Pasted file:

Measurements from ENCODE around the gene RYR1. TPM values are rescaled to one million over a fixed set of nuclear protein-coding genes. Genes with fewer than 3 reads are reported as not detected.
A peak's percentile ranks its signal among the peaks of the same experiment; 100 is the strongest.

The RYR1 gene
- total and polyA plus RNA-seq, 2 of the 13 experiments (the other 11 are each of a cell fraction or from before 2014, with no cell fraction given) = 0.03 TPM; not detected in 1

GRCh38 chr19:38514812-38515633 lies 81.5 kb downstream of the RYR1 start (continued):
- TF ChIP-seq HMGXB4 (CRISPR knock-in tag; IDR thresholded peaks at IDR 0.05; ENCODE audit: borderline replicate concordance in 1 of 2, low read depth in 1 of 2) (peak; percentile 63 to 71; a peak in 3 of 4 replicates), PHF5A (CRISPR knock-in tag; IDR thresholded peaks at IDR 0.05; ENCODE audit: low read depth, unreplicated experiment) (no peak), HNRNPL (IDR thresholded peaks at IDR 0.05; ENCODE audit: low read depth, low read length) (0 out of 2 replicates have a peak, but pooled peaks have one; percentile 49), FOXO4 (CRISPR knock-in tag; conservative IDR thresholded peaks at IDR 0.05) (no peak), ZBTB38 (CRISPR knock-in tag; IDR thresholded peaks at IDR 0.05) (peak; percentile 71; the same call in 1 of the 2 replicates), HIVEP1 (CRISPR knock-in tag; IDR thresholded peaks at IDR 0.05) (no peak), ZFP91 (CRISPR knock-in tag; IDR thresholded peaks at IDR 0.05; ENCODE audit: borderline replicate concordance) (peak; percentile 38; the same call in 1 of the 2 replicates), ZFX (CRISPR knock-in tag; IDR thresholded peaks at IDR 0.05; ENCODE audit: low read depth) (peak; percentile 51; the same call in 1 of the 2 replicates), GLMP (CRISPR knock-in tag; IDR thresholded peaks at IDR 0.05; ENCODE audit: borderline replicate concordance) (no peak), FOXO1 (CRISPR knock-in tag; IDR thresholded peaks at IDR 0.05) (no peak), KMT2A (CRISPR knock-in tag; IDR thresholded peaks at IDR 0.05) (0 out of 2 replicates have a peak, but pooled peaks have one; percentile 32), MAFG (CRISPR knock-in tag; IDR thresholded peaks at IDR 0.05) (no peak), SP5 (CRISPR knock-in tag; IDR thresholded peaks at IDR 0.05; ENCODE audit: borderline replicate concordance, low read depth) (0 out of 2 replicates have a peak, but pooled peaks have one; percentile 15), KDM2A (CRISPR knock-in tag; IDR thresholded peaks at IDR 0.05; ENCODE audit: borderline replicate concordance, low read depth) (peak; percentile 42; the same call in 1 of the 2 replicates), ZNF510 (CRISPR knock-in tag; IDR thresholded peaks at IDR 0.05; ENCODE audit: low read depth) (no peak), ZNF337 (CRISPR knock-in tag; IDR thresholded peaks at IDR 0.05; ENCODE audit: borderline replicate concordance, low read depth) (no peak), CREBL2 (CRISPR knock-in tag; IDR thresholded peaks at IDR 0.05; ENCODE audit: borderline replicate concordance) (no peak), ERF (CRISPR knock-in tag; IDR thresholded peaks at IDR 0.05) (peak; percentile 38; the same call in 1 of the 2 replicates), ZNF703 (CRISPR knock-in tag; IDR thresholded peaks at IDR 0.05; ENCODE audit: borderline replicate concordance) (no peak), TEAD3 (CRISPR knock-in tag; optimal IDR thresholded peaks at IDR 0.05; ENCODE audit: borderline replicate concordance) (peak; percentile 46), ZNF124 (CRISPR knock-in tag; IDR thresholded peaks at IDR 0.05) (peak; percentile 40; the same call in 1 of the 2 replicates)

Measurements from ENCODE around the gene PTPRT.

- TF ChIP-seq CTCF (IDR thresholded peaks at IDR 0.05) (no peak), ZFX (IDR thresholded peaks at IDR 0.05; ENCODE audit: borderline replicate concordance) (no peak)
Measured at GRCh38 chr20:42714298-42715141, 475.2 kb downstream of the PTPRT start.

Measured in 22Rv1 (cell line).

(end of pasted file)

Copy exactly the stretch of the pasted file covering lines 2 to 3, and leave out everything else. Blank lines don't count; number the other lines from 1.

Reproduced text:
A peak's percentile ranks its signal among the peaks of the same experiment; 100 is the strongest.

The RYR1 gene